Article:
Directed by: John Carpenter

It's been said that the Western would pop up in several movies throughout John Carpenter's career. But his sophomoric effort, Assault on Precinct 13, remains his love letter to the genre.

The story unfolds in the "Anderson ghetto", a gang-ridden neighborhood in South Central Los Angeles. CHP Lieutenant Ethan Bishop (Austin Stoker) is assigned to oversee the neighborhood police precinct on its last night in operation. This is on the same day that the members of Street Thunder have sworn a blood oath against the police, following a raid that kills several of their own. Adding to that (in the grand tradition of coincidence), a prison bus on its way to Sonora is using the precinct as a way station until one of the prisoners can receive medical treatment for a sudden illness ..... thus setting the stage for the night's onslaught.

On the surface, Assault on Precinct 13 is your standard siege movie. Most of the action takes place in and around an aging police station, undermanned and out gunned. But it's the mishmash of genres going on here that sets the movie apart from other actioners of the time: part noir, part exploitation, and part zombie movie (with the largely unseen gang members stalking outside).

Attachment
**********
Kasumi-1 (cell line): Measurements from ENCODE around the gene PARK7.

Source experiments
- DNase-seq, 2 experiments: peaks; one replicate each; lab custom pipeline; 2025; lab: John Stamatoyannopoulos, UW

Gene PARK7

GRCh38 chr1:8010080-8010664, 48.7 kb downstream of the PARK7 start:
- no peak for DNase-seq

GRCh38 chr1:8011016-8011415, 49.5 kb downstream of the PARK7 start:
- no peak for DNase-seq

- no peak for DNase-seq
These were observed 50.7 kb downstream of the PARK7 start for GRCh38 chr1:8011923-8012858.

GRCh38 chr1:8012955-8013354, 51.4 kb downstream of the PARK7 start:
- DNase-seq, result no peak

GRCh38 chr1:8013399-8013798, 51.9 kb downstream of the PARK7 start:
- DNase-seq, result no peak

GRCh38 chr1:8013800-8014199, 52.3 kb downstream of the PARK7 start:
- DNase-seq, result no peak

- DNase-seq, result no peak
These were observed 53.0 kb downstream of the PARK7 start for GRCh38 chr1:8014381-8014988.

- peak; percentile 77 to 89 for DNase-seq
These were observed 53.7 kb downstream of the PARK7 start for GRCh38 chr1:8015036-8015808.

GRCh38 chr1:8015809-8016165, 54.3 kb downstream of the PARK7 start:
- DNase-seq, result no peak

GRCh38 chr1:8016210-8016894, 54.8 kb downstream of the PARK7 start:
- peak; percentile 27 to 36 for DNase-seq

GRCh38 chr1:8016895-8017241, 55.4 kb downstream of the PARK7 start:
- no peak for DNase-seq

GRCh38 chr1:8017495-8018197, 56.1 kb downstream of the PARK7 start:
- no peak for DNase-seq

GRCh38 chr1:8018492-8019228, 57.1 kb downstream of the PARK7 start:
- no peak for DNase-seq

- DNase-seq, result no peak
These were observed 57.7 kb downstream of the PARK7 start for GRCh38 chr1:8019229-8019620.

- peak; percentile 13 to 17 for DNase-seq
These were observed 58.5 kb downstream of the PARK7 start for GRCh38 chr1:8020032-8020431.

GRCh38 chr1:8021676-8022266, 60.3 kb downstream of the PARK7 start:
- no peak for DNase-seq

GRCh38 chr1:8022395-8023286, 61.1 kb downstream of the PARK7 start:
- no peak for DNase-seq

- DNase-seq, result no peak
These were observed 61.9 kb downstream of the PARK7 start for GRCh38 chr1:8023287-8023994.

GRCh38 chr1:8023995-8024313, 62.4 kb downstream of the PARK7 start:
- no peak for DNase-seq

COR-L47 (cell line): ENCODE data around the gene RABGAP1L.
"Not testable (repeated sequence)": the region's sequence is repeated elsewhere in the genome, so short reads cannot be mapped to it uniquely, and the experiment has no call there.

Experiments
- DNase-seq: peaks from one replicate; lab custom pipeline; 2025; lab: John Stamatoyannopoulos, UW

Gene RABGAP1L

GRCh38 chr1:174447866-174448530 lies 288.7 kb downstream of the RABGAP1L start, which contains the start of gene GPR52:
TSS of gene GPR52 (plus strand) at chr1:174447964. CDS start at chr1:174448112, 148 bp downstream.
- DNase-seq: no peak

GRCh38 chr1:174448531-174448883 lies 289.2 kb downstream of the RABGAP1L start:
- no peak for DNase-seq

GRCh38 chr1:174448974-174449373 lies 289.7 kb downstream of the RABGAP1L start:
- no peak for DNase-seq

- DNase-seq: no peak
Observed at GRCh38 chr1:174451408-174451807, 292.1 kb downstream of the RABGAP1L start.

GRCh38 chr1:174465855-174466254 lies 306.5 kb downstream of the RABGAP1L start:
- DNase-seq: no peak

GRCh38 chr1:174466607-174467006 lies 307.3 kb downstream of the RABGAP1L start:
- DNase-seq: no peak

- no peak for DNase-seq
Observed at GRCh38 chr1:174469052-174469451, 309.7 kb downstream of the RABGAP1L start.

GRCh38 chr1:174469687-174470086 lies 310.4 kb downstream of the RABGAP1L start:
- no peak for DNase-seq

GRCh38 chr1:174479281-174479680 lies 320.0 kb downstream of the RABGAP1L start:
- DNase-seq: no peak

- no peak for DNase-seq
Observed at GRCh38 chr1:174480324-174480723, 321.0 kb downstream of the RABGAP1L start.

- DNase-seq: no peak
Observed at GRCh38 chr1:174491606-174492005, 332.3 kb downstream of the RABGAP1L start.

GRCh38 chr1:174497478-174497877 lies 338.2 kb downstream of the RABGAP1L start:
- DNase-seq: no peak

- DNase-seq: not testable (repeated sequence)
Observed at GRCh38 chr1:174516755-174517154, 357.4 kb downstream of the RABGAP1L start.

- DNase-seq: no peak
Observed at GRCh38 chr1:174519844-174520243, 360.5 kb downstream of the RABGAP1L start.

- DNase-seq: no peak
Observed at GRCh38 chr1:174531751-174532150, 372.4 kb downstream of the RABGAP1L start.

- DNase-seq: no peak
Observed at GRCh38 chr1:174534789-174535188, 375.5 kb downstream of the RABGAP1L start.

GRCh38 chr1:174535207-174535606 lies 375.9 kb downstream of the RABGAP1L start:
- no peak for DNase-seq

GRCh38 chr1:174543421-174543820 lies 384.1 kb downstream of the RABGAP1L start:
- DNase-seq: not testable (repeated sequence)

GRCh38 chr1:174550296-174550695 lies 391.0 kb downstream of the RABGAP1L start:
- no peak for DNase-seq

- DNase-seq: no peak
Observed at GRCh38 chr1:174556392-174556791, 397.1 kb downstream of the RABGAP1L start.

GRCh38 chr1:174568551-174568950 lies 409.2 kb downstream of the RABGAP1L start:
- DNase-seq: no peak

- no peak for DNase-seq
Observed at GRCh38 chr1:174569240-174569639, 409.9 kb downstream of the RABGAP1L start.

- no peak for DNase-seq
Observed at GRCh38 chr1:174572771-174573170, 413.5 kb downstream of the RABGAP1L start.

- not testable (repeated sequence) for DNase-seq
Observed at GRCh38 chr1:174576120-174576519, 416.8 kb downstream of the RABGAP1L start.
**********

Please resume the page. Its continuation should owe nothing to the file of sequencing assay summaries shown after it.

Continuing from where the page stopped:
And there is the distinct homage to Howard Hawks, as well. Not only to the great Rio Bravo, but also to his entries into the noir genre. Evidenced by the tough-as-nails secretary Leigh (Laurie Zimmer), the anti-hero prison inmate Napoleon Wilson (played by the late Darwin Joston), and even the slashed lighting of the venetian blinds in the station.

And just like the Western, Assault on Precinct 13 takes its time setting up the characters and the locale. If the movie were done today (there was indeed a remake in 2005), much of the slow pace of the first 30 minutes would be sped up, and a lot more would be happening. But in slowing down the pace of the first half, the action breaks out in parts, and becomes one of the movie's distinct strengths. You're not continuously "assaulted" by a siege. But once things get going, the action comes out of nowhere, often relentlessly. And you're left with the all-too-rare feeling of wanting more.